Case presentation eczema herpeticum


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Case presentation eczema herpeticum

  1. 1. CASE PRESENTATIONBenedictus Widaja
  2. 2. HISTORY 11 year old boy Known eczema since age of 3 Presented with 1 day history of:  Sudden onset tender vesicular lesions on right side of face and neck. Burning sensation on face  Redness on the right eye with some discharge  Headache and vomiting 3-4x 1/7 ago but not on the day of admission  No fever or vomiting PMH:?infected eczema in the past. Discharged from clinic in April. DH: epiderm BD & eumovate TDS
  4. 4. EXAMINATION Obs stable (T: 37.1, P 101) Alert, well-hydrated, not in distress Eczematous rash on face, neck, elbows, hands and left ankle Pustular, vesicular eruption in clusters over right side of face, neck and behind left ear. No lesion in the ear Right eye – swollen lid margins, red conjunctive, purulent discharge. No pain, normal eye movements and reactive to light Otherwise normal
  5. 5. DIAGNOSIS Eczema herpeticum with secondary impetigo Right conjunctivitis Impetigo
  6. 6. MANAGEMENT Admitted to ward Start IV aciclovir, Benzylpenicillin and Flucloxacillin Routine bloods + Herpes PCR Skin swab and eye swab for bacteriology and virology Chloramphenicol eye ointment (d/w opthal reg) Referral to opthalmology and dermatology
  7. 7. DERMATOLOGY REVIEW Continue IV treatment for 1 week Doublebase emollient Paste bandages (viscopaste) Betnovate QC ointment to limb under viscopaste bandages Chloramphenicol cream to face Vioform HC to face – not available, hydrocortisone 0.5% cream prescribed
  8. 8. RESULTS Swabs – staphylococcus aureus Blood culture –ve Routine bloods normal PCR – HSV DNA type 1/2 not detected
  9. 9. DISCHARGE Discharge with dermatology follow up in one week Oral aciclovir five times/day (total 10 days) Oral flucloxacillin 1g QDS (total 7 day) Phenoxymethylpenicillin 500mg QDS (total 7 days) Chloramphenicol eye drops QDS for 1 week Doublebase gel Hydrocortisone 1% cream BD Betamethasone valerate 0.1% ointment under viscopaste bandages in the morning
  10. 10. ECZEMA HERPETICUM Acute disseminated herpes simplex infection, often associated with systemic symptoms, in patients with atopic dermatitis Commonly involve HSV type 1 or type 2 Rarely vaccinia virus and Coxsackie A16 virus Infection may be from auto-innoculation or from infected contact
  11. 11. CLINICAL PRESENTATION Multiple clusters of vesicles in areas of pre-existing atopic dermatitis Spreading (to normal skin), haemorrhagic and crusted Painful punched out erosions, which may coalesce to form larger areas of erosions and crusting Majority of patients have fever and malaise Subclinical herpetic infection is quite common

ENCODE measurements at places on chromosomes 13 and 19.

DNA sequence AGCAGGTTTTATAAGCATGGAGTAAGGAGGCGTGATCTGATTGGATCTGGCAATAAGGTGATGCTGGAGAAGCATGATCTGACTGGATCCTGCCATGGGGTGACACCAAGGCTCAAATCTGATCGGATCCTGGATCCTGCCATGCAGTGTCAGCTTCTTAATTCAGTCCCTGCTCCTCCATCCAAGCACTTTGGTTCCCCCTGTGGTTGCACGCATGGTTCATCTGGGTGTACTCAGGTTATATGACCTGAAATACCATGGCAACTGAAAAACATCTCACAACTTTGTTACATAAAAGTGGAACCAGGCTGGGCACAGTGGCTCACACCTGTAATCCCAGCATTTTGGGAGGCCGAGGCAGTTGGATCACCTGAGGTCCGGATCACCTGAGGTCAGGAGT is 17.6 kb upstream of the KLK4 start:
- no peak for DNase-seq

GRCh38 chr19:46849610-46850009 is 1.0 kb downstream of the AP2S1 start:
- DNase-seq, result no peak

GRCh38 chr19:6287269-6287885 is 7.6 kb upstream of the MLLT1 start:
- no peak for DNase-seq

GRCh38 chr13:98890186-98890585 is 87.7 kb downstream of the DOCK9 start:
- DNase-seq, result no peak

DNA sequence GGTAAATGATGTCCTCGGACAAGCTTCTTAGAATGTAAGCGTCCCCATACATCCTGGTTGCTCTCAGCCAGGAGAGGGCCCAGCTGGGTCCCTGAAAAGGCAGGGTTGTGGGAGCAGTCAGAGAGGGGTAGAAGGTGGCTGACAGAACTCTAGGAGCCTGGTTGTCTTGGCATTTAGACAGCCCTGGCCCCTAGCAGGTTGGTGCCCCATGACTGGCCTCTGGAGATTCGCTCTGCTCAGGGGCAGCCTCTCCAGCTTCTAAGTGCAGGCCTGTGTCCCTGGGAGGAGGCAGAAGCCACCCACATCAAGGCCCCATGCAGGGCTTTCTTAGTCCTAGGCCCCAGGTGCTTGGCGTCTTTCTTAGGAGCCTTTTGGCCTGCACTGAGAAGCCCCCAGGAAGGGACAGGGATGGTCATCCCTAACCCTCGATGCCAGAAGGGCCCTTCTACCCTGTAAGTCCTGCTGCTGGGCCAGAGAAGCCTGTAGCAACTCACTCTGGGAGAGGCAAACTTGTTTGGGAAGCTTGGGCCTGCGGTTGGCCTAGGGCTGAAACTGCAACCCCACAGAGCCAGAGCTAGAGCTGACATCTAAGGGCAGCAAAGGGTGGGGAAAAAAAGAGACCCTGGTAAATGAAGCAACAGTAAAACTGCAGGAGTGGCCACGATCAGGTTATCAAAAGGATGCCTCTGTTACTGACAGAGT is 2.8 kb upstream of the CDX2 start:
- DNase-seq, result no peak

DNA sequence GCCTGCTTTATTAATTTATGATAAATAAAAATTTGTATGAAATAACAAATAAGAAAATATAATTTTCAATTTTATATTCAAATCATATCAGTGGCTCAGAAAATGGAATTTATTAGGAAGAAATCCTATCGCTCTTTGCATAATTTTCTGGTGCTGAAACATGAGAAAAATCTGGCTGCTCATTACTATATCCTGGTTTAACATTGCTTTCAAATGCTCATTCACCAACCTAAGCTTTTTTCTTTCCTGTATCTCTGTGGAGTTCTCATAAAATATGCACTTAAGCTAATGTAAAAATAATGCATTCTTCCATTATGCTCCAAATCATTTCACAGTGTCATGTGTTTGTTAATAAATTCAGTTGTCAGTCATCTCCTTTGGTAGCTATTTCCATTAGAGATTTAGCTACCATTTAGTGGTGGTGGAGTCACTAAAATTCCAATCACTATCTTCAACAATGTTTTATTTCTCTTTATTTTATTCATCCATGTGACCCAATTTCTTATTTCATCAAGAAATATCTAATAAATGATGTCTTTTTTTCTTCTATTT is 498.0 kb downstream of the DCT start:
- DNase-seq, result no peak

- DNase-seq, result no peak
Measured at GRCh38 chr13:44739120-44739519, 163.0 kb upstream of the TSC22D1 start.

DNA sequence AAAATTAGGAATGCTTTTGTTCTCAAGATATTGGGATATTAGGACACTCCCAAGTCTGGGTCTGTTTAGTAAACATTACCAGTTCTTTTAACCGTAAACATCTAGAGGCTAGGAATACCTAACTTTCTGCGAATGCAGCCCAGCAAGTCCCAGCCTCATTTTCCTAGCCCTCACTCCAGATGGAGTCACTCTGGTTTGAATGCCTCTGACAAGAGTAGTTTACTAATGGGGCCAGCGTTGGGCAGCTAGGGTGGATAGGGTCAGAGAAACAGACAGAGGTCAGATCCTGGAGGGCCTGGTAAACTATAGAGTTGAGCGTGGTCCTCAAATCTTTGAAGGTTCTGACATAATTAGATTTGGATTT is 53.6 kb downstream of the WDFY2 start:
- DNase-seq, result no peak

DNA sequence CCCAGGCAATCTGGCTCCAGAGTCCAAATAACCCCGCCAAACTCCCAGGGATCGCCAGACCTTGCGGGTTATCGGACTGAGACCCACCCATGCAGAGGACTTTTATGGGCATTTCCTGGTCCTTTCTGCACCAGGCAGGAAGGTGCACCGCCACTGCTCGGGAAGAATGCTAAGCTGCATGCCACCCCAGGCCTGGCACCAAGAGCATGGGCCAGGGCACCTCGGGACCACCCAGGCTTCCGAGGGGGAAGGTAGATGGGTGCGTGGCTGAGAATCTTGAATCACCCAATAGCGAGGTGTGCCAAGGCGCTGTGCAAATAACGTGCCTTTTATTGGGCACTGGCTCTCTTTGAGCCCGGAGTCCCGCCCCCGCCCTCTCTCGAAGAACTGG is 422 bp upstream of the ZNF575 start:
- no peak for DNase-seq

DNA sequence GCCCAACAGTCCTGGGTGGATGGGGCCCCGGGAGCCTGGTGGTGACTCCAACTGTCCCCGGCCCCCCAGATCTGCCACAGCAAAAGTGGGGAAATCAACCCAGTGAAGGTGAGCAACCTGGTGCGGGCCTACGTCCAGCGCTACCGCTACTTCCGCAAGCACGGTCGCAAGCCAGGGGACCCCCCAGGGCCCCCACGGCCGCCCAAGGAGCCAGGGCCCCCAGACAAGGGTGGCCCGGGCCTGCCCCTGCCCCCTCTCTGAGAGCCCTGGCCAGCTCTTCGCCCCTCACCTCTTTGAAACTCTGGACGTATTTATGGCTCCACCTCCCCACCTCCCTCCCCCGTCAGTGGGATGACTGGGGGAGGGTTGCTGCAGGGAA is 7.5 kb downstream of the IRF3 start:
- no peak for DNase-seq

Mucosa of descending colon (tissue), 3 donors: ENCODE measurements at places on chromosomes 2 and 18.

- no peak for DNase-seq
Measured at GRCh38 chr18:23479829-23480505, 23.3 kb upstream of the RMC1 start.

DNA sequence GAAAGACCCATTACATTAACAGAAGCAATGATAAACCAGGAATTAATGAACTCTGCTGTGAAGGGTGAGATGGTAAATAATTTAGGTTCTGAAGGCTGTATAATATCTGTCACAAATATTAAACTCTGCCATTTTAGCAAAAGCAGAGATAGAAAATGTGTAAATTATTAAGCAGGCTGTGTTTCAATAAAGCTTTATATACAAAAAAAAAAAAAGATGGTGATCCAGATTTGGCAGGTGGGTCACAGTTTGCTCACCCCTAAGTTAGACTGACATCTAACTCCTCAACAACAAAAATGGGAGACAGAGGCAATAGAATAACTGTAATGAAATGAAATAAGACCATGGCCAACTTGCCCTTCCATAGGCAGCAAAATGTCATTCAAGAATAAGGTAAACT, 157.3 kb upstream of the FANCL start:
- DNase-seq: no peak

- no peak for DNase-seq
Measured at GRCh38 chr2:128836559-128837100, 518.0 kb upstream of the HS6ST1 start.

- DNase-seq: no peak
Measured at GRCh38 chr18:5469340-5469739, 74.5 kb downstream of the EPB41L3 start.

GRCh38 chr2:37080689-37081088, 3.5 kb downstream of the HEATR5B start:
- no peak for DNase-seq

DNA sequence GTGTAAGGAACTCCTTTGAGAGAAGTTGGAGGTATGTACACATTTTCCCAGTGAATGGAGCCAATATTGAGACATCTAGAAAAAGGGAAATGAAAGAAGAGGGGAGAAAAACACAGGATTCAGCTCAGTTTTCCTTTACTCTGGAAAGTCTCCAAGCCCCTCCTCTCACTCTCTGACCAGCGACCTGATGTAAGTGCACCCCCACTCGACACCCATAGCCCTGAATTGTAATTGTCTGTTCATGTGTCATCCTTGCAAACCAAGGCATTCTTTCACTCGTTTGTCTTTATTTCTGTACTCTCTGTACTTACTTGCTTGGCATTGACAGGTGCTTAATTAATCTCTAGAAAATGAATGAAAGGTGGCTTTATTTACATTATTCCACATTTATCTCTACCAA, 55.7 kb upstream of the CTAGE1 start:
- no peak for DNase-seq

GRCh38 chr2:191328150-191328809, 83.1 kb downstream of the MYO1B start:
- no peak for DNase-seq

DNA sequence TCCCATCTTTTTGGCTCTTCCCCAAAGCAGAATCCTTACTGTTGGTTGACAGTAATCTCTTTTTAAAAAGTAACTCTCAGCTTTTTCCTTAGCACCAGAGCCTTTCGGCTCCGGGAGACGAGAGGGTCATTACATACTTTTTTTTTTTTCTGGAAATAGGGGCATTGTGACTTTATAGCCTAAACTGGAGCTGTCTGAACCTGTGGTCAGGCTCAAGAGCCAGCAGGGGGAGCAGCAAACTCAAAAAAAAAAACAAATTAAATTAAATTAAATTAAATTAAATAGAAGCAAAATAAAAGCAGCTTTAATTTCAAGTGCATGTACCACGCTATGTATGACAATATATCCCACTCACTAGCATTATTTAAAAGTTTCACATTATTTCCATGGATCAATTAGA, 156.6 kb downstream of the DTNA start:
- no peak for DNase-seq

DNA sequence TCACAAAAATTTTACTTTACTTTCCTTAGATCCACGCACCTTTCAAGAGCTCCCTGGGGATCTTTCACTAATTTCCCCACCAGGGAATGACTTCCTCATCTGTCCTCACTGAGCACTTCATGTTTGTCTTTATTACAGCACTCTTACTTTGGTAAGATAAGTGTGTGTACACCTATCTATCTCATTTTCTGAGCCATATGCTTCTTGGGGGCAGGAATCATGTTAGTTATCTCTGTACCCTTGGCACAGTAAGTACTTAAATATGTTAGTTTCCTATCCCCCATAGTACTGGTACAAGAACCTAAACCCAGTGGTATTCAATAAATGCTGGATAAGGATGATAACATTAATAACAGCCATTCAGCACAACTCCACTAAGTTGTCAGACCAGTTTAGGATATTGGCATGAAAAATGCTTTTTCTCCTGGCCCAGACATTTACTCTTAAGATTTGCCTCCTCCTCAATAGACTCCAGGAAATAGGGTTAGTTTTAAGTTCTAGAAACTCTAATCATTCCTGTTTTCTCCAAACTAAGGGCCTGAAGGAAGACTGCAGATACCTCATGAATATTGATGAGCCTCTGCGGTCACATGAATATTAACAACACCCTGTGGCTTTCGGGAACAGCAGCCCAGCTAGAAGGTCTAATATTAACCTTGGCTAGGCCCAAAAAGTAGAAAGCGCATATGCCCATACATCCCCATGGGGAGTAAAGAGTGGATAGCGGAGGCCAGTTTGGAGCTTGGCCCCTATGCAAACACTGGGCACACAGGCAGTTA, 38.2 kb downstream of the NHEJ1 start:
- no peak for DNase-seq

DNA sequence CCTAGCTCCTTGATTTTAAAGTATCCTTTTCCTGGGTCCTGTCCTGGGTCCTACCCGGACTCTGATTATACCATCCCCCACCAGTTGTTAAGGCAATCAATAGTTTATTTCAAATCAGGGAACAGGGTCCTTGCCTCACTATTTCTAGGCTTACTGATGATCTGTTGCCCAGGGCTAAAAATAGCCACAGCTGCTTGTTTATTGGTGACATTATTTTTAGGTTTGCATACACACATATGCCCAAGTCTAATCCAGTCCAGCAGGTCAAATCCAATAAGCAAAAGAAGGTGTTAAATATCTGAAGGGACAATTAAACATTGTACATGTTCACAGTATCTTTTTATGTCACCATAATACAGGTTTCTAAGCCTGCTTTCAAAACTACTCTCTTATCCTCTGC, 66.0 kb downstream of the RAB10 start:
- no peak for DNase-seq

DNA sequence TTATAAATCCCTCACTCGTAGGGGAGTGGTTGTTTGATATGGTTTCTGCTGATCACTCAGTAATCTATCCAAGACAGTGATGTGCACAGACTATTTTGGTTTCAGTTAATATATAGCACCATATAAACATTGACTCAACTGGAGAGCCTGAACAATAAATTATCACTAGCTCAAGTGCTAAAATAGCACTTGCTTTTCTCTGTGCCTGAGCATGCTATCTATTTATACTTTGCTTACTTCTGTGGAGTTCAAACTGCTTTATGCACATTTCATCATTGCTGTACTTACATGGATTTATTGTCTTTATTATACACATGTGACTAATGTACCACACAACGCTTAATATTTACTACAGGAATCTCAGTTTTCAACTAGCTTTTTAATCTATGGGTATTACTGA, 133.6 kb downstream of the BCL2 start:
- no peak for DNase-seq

12. 12. PICTURES
  13. 13. PICTURES
  14. 14. PICTURES
  15. 15. IMPETIGO VS ECZEMA HERPETICUM Features that favour impetigo  Honey-coloured crust  Slower evolution  Fewer systemic symptoms Features that favour eczema  Punched out erosions
  16. 16. INVESTIGATION Swab for virology (PCR) and bacteriology from fresh vesicle Other investigations:  Bloods: FBC, biochem (CRP & albumin) Other tests to diagnose viral infection:  Tzanck preparation  Direct fluorescent antibody testing
  17. 17. MANAGEMENT Consider advising patient to discard previously used emmolient (esp if it is stored in tubs) or creams if contamination is suspected Initiate treatment on the same day (delay may increase length of hospital stay)  IV or oral aciclovir  IV or oral antibiotics (flucloxacillin & benzylpenicillin) for secondary bacterial infection  Topical antibiotics cream if no evidence of bacterial infection (rarely used in UK due to bacterial resistance)  Topical opthalmic antiviral may be added if there is evidence of periocular involvement (keratitis prophylaxis)  Dermatology referral Opthalmology referral for periocular lesions
  18. 18. MANAGEMENT OF ECZEMASteroids from least to most potent:Hydrocortisone, eumovate (clobetasone), betnovate (betamethasone),dermovate (clobetasol)Topical calcineurin inhibitor (tacrolimus) may be used on face ifhydrocortisone is not sufficient. The use of stronger steroids is notrecommended on faceSide effect of steroids: skin thinning, telangiectasia, adrenal suppression
  19. 19. PROGNOSIS Very low mortality with the availability of effective antivirals Average duration of illness is 16 days, cases lasting as long as 6 weeks have been reported. Recurrent episodes tend to be milder and are not associated with systemic symptoms. Complications if untreated:  Herpes hepatitis  DIC  Herpes keratitis, conjunctivitis  In disseminated infection can involve brain, lung, GI and adrenal
  20. 20. CONCLUSION Although potentially life threatening, if eczema herpeticum is recognized early it is easily and effectively treated. Any patient with history of atopic dermatitis and acute "blistering" should be examined for eczema herpeticum.
  21. 21. REFERENCES Royal college of paediatrics and child health allergy care pathways for children eczema Aronson PL, Yan AC, Mittal MK, Mohamad Z, Shah SS Delayed acyclovir and outcomes of children hospitalized with eczema herpeticum. [Journal Article, Multicenter Study, Research Support, N.I.H., Extramural, Research Support, Non-U.S. Govt] Pediatrics 2011 Dec; 128(6):1161-7. Brook, I., Frazier, E.H., & Yeager, J.K. (1998). Microbiology of infected eczema herpeticum. Journal of the Academy of Dermatology, 38, 627-629. Sais, G., Jucgla, A., Curco, N., & Peyri, J. (1994). Kaposis varicelliform eruption with ocular involvement. Archives of Dermatology, 130, 1209-1210 CG57 Atopic eczema in children: NICE guideline Mooney MA, Janniger CK, Schwartz RA. Kaposis varicelliform eruption. Cutis. 1994;53:243-245.